The 'Serpent' star-forming cloud hatches new stars
The dark patch to the left of center is swaddled in so much dust, even the infrared light is blocked. It is within these dark wombs that stars are just beginning to take shape.
Called the Serpens Cloud Core, this star-forming region is located about 750 light-years away in Serpens, or the "Serpent," a constellation named after its resemblance to a snake in visible light. The region is noteworthy as it only contains stars of relatively low to moderate mass, and lacks any of the massive and incredibly bright stars found in larger star-forming regions like the Orion nebula. Our sun is a star of moderate mass. Whether it formed in a low-mass stellar region like Serpens, or a high-mass stellar region like Orion, is an ongoing mystery.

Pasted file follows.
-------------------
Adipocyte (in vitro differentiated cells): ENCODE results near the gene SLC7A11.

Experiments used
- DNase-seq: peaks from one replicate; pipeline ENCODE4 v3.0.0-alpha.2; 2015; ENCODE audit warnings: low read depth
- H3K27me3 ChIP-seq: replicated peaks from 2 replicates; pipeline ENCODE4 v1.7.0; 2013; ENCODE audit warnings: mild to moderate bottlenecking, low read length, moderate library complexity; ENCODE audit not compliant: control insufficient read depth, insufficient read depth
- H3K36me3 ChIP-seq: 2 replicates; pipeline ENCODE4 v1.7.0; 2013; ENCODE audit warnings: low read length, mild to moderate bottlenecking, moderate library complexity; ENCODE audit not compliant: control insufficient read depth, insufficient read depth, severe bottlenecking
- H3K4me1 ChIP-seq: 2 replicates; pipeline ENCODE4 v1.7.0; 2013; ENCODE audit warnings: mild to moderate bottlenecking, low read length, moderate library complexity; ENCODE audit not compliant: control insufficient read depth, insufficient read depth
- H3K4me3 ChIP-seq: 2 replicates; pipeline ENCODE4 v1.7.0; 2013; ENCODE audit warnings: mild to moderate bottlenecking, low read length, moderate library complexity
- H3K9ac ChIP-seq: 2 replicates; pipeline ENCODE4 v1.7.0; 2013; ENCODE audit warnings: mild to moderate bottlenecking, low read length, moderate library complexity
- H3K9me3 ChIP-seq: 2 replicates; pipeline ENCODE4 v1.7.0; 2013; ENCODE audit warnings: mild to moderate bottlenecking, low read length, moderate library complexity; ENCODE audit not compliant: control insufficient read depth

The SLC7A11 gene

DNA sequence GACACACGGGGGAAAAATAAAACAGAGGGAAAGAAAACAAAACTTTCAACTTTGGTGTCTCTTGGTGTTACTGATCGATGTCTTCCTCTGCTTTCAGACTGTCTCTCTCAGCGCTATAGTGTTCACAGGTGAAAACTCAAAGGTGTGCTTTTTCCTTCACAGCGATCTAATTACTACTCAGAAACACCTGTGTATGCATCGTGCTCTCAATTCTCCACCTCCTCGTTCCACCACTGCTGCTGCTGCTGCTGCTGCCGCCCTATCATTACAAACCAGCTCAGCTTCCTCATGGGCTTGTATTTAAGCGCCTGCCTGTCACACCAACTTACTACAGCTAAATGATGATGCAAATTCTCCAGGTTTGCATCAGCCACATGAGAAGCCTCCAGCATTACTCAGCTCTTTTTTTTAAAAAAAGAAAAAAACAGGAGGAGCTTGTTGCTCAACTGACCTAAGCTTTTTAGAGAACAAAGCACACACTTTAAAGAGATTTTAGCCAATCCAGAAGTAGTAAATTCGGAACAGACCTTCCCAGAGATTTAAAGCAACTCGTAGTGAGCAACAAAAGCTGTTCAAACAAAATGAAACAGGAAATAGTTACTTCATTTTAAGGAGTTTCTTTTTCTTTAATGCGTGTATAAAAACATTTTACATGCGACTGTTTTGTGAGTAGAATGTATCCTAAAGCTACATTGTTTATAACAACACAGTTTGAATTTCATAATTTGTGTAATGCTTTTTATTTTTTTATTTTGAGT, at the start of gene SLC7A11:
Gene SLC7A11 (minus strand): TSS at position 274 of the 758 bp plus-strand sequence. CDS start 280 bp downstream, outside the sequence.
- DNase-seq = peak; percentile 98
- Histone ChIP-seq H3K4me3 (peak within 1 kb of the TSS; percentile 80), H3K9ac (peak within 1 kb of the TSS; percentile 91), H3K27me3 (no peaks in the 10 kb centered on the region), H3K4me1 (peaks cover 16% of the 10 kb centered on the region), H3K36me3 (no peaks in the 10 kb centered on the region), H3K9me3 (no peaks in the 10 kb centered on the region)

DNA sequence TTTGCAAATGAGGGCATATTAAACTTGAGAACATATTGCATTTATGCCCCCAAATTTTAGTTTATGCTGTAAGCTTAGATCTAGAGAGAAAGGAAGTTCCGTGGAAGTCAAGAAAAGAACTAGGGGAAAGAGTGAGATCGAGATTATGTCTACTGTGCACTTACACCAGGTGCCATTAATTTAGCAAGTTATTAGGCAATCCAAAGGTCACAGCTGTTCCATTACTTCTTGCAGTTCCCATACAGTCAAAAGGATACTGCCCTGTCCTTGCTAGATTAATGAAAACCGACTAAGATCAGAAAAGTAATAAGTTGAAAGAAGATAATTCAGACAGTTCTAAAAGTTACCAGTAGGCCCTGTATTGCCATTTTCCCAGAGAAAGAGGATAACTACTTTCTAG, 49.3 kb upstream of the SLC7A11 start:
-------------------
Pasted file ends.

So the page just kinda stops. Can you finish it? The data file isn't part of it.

The inner Serpens Cloud Core is remarkably detailed in this image. It was assembled from 82 snapshots representing a whopping 16.2 hours of Spitzer observing time. The observations were made during Spitzer's "warm mission," a phase that began in 2009 after the observatory ran out of liquid coolant, as planned.
Most of the small dots in this image are stars located behind, or in front of, the Serpens nebula.